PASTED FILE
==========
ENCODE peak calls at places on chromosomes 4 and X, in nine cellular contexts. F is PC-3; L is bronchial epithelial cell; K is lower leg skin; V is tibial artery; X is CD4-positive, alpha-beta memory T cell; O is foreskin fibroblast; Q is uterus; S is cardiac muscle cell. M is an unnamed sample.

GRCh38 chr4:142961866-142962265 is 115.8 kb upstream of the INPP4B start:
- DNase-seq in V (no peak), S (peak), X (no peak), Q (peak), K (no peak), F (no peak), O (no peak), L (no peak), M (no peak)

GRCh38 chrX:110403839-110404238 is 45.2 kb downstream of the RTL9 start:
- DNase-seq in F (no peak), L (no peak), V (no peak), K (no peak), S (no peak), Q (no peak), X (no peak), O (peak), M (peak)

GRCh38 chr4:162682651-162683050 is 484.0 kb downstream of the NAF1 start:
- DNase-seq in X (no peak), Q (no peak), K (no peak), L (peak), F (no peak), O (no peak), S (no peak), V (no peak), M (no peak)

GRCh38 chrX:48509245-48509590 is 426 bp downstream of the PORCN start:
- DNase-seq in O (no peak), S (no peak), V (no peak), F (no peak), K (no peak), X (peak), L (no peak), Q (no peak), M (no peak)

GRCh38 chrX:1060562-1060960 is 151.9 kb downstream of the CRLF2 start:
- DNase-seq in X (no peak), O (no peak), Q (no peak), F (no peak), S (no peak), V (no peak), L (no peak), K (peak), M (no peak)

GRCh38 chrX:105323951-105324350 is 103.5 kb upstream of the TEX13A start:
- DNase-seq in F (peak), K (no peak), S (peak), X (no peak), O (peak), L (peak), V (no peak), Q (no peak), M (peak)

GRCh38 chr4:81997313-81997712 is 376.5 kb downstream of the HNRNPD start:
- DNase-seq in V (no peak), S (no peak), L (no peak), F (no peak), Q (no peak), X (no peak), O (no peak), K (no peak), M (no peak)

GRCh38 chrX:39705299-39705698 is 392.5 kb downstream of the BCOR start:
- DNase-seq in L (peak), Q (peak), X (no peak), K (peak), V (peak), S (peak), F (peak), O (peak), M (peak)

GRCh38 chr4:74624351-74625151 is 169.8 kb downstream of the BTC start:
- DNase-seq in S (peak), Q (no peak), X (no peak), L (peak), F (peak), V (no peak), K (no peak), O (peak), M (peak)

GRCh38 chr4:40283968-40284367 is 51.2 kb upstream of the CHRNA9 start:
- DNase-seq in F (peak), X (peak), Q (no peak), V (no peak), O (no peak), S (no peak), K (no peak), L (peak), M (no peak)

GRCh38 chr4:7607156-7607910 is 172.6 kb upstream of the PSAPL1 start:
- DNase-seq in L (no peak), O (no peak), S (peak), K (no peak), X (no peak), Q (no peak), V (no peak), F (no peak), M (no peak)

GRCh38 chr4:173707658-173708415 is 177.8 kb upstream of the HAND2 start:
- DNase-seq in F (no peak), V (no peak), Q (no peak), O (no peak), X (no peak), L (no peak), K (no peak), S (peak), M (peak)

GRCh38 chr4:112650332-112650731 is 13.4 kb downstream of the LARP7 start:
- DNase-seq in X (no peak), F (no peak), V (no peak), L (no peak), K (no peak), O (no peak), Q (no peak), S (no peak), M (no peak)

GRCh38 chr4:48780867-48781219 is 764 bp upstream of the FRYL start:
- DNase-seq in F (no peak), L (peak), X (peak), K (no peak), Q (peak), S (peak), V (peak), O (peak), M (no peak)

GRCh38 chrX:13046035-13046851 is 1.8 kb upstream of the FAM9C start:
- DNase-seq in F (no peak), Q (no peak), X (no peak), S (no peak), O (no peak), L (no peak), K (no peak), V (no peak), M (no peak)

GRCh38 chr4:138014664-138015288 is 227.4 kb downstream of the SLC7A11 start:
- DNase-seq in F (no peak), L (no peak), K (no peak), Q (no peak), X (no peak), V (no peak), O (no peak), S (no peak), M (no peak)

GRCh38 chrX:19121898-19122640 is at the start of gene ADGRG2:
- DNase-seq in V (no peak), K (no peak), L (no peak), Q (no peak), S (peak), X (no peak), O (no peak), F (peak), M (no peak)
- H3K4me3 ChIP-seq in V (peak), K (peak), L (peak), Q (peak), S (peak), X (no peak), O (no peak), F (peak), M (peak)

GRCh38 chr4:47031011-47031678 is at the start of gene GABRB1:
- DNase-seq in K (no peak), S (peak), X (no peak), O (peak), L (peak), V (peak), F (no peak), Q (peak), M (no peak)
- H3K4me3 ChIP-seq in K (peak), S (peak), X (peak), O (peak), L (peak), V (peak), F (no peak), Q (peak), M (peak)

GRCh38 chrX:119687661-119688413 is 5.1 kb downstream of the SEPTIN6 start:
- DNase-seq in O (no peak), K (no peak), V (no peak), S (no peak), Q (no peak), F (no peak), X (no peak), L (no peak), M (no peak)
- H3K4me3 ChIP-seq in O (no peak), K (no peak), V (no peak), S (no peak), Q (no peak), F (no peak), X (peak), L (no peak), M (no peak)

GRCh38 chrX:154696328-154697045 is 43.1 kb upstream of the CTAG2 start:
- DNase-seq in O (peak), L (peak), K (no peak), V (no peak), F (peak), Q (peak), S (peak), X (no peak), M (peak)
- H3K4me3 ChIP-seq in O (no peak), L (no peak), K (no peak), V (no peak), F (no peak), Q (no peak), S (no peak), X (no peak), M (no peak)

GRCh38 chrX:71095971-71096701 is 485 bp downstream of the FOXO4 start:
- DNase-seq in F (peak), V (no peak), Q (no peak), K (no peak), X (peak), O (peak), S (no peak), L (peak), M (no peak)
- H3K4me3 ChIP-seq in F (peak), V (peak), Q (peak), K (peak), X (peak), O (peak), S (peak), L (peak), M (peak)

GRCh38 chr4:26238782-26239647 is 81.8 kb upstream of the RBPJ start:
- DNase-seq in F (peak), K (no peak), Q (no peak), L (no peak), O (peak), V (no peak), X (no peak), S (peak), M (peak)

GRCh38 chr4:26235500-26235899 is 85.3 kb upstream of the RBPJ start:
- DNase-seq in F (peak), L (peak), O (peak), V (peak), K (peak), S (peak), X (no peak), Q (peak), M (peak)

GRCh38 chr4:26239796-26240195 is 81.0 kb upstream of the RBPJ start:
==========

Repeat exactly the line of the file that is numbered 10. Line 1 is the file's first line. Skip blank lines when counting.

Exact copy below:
GRCh38 chrX:1060562-1060960 is 151.9 kb downstream of the CRLF2 start: